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Lecture 4

EESA10H3 Lecture Notes - Lecture 4: Persistent Organic Pollutant, Distillation, Mirex


Department
Environmental Science
Course Code
EESA10H3
Professor
Jovan Stefanovic
Lecture
4

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Lecture #4: Chemical Hazards and Human Health
Wednesday, February 9th/2011
Chemical Hazards
๎€Our bodies produce hormones from endocrine glands
๎€Some chemicals are able to mimic hormones because they are similar in
chemistry and structure etc.
๎€When these chemicals enter our body, our body isnโ€™t able to differentiate whether
it is a hormone or a foreign chemical; thus the chemical ends up disrupting the
endocrine functions of the hormone it is mimicking
๎€**Note: The data collected with regards to this matter is mostly from animal
studies, not much from human exposure
Endocrine disrupters
1.Direct Effects:
๎€Bind to hormone receptors
๎€Alter the appearance of some genes
๎€Changes in the level of produced proteins (unwanted proteins are
increased/formed)
2. Indirect Effects:
๎€Altering hormone production
๎€Altering hormne transport
๎€Altering hormone metabolism
๎€Fetus is more sensitive than adults
๎€If we, as adults are exposed to chemicals/endocrine disrupters, weโ€™ll be able to
recover; we can cope quite well
๎€On the other hand, babies would be born with many defects if exposed to
chemicals in the womb, because fetuses are very sensitive to these substances
DES (diethlstilbesteol
โ€ขSynthetic estrogen used by physicians to prevent spontaneous abortion (1948-
1971)
โ€ขAdministered for early pregnancy until 35 weeks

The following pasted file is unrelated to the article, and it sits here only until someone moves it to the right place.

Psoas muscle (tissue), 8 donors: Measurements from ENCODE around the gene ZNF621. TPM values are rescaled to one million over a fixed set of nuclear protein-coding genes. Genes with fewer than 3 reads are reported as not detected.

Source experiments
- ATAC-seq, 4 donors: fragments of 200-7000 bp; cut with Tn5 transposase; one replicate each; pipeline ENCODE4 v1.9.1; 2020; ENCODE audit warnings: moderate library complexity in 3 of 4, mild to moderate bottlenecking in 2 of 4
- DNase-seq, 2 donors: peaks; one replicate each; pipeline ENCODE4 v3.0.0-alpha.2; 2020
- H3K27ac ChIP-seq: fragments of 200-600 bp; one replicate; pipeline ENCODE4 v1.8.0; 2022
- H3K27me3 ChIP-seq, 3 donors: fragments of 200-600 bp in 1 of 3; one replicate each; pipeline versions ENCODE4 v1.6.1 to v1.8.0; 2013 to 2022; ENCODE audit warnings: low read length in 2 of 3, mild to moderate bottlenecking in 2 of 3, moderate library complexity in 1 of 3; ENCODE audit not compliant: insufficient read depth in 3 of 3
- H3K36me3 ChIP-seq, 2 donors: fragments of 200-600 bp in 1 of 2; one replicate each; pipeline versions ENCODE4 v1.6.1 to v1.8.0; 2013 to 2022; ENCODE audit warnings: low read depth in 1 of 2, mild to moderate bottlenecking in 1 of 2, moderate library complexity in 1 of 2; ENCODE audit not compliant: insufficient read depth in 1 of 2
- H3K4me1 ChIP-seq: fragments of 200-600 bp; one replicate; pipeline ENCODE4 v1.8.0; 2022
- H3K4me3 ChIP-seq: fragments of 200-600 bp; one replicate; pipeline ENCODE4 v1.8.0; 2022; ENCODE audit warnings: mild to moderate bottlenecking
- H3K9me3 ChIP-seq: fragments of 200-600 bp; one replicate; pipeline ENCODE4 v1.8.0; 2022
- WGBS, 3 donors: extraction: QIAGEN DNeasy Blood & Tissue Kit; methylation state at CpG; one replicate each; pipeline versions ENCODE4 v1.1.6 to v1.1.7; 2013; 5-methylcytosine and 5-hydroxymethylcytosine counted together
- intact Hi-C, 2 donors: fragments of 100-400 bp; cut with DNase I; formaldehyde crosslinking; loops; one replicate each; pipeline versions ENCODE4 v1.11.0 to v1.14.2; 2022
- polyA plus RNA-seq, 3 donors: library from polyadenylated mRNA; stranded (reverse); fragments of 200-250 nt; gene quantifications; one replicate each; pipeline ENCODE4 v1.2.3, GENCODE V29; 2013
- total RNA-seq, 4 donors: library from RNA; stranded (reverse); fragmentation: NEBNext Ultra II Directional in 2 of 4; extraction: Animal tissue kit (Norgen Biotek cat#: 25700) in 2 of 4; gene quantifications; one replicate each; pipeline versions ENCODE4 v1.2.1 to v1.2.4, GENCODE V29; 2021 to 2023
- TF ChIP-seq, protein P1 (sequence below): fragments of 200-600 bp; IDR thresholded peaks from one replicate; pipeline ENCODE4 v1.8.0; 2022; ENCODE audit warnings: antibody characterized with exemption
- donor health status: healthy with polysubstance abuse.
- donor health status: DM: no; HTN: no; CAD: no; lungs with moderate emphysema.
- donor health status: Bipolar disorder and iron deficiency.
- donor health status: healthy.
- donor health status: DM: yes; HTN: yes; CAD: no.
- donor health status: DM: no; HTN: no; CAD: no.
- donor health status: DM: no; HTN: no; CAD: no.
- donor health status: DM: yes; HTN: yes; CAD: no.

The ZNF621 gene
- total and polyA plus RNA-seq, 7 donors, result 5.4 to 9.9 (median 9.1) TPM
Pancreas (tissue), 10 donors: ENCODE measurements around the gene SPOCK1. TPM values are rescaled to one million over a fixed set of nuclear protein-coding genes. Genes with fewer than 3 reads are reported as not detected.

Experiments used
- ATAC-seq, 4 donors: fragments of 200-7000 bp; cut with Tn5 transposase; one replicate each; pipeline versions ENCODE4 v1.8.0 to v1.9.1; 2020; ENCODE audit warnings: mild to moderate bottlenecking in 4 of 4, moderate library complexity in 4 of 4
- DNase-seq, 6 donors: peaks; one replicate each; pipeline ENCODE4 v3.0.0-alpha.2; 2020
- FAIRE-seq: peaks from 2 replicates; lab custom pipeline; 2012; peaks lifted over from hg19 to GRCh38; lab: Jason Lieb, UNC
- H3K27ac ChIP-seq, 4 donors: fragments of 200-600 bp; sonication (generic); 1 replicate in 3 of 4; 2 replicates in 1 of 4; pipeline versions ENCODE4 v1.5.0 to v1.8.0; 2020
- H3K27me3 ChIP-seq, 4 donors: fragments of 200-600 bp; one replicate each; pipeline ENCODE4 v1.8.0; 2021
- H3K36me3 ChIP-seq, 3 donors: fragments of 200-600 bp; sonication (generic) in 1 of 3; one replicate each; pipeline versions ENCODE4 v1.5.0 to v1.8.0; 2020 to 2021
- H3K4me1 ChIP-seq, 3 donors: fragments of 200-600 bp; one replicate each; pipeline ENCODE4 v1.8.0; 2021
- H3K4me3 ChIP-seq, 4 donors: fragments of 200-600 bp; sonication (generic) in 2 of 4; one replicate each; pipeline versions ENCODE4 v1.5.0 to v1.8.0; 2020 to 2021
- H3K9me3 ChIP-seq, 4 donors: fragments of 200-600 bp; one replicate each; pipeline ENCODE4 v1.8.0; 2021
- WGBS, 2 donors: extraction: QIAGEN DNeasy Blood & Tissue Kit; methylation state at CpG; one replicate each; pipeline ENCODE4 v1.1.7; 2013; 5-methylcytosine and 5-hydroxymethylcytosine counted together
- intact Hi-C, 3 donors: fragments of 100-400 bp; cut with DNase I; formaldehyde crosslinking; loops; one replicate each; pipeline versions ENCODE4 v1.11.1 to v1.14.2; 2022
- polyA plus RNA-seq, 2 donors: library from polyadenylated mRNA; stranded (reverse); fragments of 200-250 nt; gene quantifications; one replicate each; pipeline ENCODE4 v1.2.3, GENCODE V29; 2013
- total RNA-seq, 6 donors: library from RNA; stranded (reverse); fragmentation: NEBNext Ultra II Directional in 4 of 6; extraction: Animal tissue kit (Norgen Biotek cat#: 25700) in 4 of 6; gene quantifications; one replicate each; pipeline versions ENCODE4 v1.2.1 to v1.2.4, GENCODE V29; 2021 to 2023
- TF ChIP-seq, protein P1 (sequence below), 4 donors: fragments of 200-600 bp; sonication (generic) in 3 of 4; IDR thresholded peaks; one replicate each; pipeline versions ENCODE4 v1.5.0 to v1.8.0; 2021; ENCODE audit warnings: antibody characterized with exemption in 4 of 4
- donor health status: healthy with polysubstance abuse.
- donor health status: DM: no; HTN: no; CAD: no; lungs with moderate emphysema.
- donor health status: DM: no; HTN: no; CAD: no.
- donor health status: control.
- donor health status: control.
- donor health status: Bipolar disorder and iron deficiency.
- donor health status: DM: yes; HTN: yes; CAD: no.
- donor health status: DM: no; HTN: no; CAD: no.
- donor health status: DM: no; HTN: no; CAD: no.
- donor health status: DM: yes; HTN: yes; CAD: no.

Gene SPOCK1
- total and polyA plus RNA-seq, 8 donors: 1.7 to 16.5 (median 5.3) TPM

โ€ขMore than 1 million women took it between 1960-1970
โ€ขDaughters whose mothers took DES have increased incidents of:
oReproductive organ dysfunction
oAbnormal pregnancies
oReduction in fertility
oImmune system disorders
oCarcinoma
๎€Effects were seen some 30-40 years later in kids of the mothers who had taken
the drug
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๎€No immediate effects were observed, both mother and babies were perfectly
healthy; however when it came time for these kids to grow and have children
themselves, the daughters had all sorts of problems as outlined above
Health Implications of Endocrine Disrupters
๎€Endocrine disrupters mostly effect the reproductive system
oFeminization of males
oAbnormal sexual behaviour
oBirth defects
oAltered time to puberty
oCancer of mammary glands or testis
oThyroid dysfunction
๎€Thyroid gland produces two major hormones (T4 & T3); another
hormone produced by pituitary gland ๎€‚ TSH (needed for
production of T4 and T3)
๎€Lower levels of these hormones will have severe effect on the
development of the fetus
Neurobehavioural Effects of Endocrine Disrupters
โ€ขPrenatal and early postnantal (shortly after birth) exposures
โ€ขPCBs (polychlorinated biphenyls):
oImpaired learning in nonhuman primates
๎€may also be seen in children; mental development is slowed e.g. a
7-yr-old will draw a picture as though he were a 3-yr-old
oDelayed psychomotor development
oDistractibility
oPoor IQ tests
oOrganophosphates โ€“ brain development
๎€directly affect brain; not learning, but actual structure of the brain
Chemical body burdens
๎€Every single person has chemicals inside of them, therefore chemical burdens
affect everyone
๎€From air, clothing, etc, everywhere
๎€Our bodies fight back, maybe absorb, excrete, metabolize and break these
chemicals down to lower the quantity that stays within our body
๎€ The amount of chemicals ingested/inhaled is diff. (far greater) than found when
our body is analyzed
Chemical body burdens = quantity of chemicals accumulated in the body
โ€ขNot stable over time
โ€ขNot distributed homogenously in a body
oaccumulate in certain tissues in certain parts of the body
oe.g. arsenic likes to accumulate in males in hair, nails???
oe.g. DDT etc? accumulates in fats โ€“animals with more fats accumulate
more chemicals in their body
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